Thursday, September 9, 2010

Capital Structure: Optimal or Opportunisitic?

Contrary to the prediction of doomsayers during the banking crisis of 2008, firms seem to be returning with a vengeance to the debt markets. Today's story in the Wall Street Journal provides some details:

Finding the right mix of debt and equity to fund a business remains one of the key components of corporate finance. The contours of the choices are clearly established.
On the plus side: Using debt instead of equity to fund investments generates tax benefits in most countries, since interest expenses are tax deductible and dividends are not. Debt may also provide some "discipline" to managers of mature companies with large positive cash flows.
On the minus side: Debt increases the possibility of financial distress and/or bankruptcy, with all its potential costs. The tussle between whats good for stockholders and bondholders' interests manifests itself in covenants that restrict investment and financing choices and in monitoring costs.
 There are tools for assessing optimal capital structure as well. One is the cost of capital; in effect, the mix of debt and equity that yields the lowest cost of capital is the "optimal" mix. Another is Adjusted Present Value (APV), where a firm is first valued as if it were all equity funded (unlevered) and the net value added from debt is computed as the difference between the tax benefits and the expected bankruptcy costs. The mix that maximizes overall firm value is the "optimal" mix.

So, what has changed between a few months ago and now that would explain this surge of debt financing? It is unlikely that the tax benefits of borrowing have surged or that expected bankruptcy costs have dropped; the former explanation would have made sense if corporate tax rates were expected to rise in the future and the latter would have worked if the economy had strengthened significantly over the period.  I think the answer lies in evidence that behavioral finance has uncovered about how companies make financing decisions; my colleague at NYU, Jeff Wurgler, has the seminal paper on the topic. Rather than weigh the costs and benefits of debt and come up with optimal or target debt ratios, firms seem to make their financing choices based upon perceptions of the cheapness (or costliness) or debt as opposed to equity. Thus, they tend to flood the market with bond offerings, when they perceive the cost of debt to be low and with equity offerings, when they perceive their stock to be over priced. I would term this "opportunistic capital structure". The drop in treasury bond rates and the decline in default spreads (as the Greek crisis has receded) has led to much lower borrowing rates, especially for highly rated companies.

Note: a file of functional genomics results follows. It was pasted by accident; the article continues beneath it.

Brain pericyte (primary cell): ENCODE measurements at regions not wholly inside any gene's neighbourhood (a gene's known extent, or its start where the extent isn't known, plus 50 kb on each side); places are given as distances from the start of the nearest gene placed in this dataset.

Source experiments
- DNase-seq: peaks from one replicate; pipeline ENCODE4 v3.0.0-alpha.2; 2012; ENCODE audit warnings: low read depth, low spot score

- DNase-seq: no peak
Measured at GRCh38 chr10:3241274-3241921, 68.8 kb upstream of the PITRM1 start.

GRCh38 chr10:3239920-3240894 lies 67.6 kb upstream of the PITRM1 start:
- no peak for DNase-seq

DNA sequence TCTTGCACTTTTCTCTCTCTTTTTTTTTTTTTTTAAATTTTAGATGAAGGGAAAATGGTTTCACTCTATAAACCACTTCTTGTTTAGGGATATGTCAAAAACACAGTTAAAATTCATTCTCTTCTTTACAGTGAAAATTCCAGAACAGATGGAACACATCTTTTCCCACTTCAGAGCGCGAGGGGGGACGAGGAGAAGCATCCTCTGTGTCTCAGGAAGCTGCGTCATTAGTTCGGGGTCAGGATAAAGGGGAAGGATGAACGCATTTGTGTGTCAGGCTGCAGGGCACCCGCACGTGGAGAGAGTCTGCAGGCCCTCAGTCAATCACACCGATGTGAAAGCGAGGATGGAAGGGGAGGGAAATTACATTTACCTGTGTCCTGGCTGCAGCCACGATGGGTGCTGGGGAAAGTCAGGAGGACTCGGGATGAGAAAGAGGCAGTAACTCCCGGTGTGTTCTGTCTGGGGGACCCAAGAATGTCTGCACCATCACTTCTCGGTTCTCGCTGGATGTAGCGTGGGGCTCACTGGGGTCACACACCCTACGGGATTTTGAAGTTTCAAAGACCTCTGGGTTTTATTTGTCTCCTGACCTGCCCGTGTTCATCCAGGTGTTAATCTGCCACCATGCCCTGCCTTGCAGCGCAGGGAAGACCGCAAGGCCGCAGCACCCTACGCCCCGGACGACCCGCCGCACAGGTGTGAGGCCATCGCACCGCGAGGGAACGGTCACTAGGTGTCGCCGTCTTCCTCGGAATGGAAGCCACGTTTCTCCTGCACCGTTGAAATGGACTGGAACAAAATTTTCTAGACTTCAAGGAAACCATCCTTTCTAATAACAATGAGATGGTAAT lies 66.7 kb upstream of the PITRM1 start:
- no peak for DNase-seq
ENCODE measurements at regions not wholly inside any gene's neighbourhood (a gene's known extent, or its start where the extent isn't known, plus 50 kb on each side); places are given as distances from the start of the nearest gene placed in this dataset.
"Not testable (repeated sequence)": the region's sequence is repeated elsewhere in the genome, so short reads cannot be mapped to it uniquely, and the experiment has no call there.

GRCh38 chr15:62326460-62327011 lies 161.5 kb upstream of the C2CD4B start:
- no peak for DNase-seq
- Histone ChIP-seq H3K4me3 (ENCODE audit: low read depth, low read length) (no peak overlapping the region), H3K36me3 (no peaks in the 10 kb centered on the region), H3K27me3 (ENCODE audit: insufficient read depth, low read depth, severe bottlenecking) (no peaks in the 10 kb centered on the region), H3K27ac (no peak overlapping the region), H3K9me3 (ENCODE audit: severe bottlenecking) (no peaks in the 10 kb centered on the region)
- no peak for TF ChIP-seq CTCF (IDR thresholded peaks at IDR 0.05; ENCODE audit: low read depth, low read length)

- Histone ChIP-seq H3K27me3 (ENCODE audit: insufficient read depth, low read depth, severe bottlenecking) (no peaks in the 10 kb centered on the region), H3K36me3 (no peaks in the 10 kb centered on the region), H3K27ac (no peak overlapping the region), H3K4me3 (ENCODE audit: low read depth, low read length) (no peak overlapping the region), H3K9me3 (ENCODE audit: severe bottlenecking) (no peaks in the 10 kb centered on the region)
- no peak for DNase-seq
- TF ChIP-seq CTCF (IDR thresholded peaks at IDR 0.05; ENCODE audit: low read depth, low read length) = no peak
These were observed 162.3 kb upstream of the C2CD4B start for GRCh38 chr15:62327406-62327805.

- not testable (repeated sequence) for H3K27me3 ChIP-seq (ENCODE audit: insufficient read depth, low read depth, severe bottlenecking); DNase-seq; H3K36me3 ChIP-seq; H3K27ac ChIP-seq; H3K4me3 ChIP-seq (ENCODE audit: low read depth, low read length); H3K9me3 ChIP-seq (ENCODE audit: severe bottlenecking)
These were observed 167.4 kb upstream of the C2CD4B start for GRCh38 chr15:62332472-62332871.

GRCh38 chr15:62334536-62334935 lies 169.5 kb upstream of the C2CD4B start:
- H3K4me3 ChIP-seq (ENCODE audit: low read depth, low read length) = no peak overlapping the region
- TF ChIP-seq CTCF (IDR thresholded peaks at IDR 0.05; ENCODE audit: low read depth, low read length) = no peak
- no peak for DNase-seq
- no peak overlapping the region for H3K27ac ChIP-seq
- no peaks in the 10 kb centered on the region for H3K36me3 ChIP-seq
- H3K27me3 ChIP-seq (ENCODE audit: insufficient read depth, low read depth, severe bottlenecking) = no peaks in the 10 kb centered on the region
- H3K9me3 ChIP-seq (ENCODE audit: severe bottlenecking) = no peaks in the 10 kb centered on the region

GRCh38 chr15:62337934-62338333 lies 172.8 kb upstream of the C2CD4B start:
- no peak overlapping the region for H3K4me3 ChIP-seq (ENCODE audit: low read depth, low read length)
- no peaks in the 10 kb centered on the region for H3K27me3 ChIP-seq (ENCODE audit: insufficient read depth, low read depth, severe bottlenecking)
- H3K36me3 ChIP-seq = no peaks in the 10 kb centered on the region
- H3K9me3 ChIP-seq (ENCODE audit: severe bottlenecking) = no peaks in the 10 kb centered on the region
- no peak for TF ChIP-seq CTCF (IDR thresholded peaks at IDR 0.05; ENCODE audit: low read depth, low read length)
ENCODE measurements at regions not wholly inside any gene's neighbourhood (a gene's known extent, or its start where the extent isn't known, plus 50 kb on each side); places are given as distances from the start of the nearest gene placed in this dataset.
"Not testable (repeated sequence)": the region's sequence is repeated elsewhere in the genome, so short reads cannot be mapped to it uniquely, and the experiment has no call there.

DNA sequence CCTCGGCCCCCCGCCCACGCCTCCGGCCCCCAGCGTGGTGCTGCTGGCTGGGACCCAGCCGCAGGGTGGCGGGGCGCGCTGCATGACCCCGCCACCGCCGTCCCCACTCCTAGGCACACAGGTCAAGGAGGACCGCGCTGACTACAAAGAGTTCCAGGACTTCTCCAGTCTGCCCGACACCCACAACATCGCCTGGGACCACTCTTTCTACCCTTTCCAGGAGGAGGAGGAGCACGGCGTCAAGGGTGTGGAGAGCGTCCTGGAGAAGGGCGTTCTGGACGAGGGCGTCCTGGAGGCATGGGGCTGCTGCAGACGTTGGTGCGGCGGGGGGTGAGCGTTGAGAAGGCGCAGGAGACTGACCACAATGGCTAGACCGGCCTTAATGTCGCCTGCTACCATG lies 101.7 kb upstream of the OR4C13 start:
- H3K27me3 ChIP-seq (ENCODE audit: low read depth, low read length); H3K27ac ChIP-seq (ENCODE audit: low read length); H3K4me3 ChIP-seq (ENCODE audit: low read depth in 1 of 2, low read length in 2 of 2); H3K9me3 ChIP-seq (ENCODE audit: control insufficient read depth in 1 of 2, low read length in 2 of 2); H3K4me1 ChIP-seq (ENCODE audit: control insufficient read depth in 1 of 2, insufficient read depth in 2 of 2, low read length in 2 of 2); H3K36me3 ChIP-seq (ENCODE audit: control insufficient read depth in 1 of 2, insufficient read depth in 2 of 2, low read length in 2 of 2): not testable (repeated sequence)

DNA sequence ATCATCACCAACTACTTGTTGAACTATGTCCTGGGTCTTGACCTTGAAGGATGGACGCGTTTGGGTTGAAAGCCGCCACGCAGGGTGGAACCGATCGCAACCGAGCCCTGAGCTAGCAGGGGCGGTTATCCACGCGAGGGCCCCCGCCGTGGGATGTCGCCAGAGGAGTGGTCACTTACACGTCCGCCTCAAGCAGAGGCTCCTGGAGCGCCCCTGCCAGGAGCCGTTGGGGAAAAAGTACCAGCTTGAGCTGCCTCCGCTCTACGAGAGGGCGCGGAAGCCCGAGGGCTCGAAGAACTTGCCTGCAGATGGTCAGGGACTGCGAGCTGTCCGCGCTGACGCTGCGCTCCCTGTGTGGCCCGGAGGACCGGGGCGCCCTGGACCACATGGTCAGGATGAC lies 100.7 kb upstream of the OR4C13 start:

What's wrong with this? There are two potential dangers:
a. Perception may not be reality: Perceiving the cost of debt is low does not make it so. When CFOs make assessments of the relative costs of debt and equity, they are trying to be market timers. Given the sorry track record that portfolio managers have on timing equity and bond markets, I would be wary about CFOs who claim special powers on this issue.
b. Short term gain versus long term pain: Even if CFOs are good market timers and the cost of debt is low (relative to equity), is it a good idea to go out and fund your projects predominantly with debt? I don't think so. Over time, the firm will end up with too much debt, and over time, the cost of debt will revert back to historic norms. As with homeowners who borrowed because rates were low between 2004 and 2007, the day of reckoning will come and it will be painful.

Here is my compromise solution. Rather than pick an optimal or target debt ratio, a firm should choose a range for the optimal; in other words, a 20-40% optimal debt ratio, rather than 30%. Firms can then be opportunistic but only within this range; thus, you would move to a 40% debt ratio, if you believe that that the cost of debt is low or to a 20% debt ratio, if you think your equity is over priced. That would constrain over confident CFOs from pushing the debt ratio to unsustainable levels.


Rajiv said...

Makes sense, yet, I think there is a slight difference between the analogy of homeowners taking on more debt, when debt was cheap. The homeowners took on ever incresaing debt, but the assets being financed with so called cheap debt weren't cheap. In fact, home prices were surging...

At corporate level, the things are different atleast today... the new projects which can be financed with debt, are "cheaper" to construct /build... because of overcapacity in the contracting/supplier markets... So, unlike home owners, the cheap debt advantage is not overshadowed by high asset prices... my 2 cents!